Reviewer d’un certain age
Dear John McCrystal, I don’t know you, and I have no idea of your age. Hence I have two questions. Just so I know in the event I get asked to review one of your books in the future. Firstly, how old are you? I will need to be able to put you into the right category of men of the same “certain age”. Secondly, I would like to know which other male writers of the same certain age you would like to be paired with. There are quite a few of all certain ages. Many more than women, I think.
Oh, and by the way, according to my publisher, the single largest buyer of my novel was a man, who bought 15 copies at a book store in Auckland. I have no idea how old he might have been. Thank you for an otherwise brilliant review of my novel Let Me Sing You Gentle Songs!
Unfortunately, Jenny Nicholls misses the point in her review (NZB, March 2006) of Richard Wolfe’s Fronting Up: New Zealand Magazine Covers. Her rather lengthy first few paragraphs on magazine cover design and herself tell us that she has designed covers for Metro. She then mistakenly describes this book as an “illustrated history of New Zealand magazine cover design”. It’s not. And it’s not about designers either. It’s an illustrated history of New Zealand magazine covers. Covers that were chosen first and foremost for their relevance to our social history and that show some of the country’s interests and attitudes at the time of publication. This is made quite clear in the book’s Introduction. For example, the covers of Cue (“Barry Crump, Would you buy a new ute from him?”) Mana (“Tama Iti, The people who protest”), Women’s Choice (“Are you a good wife?” and “Successful stews”), Jetaway (“Celebrating Air New Zealand DC10s”), and Metro (“The big sleazy, how they sell sex in Auckland”) all arguably show, through photographs, illustrations, typography, listing of content, what was going on at the time.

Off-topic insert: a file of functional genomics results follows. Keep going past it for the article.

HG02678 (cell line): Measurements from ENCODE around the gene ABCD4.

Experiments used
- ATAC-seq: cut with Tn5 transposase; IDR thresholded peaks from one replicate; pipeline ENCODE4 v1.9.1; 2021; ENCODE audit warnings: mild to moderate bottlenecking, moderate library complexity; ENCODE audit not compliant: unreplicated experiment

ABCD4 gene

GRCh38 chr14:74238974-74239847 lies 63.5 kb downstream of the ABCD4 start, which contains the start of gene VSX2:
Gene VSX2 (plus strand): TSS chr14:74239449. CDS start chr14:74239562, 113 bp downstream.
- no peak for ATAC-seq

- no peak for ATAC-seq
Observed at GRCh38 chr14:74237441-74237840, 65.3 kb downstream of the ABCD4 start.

The magazine cover designer’s role may not be well understood in this country, as Nicholls claims, but to correct that was not the purpose of this book. And the inclusion of an index of designers and an essay on William Chen, as she suggests, would be quite out of context. It is a shame that her restricted view has led to such petty, personal attacks on Richard Wolfe.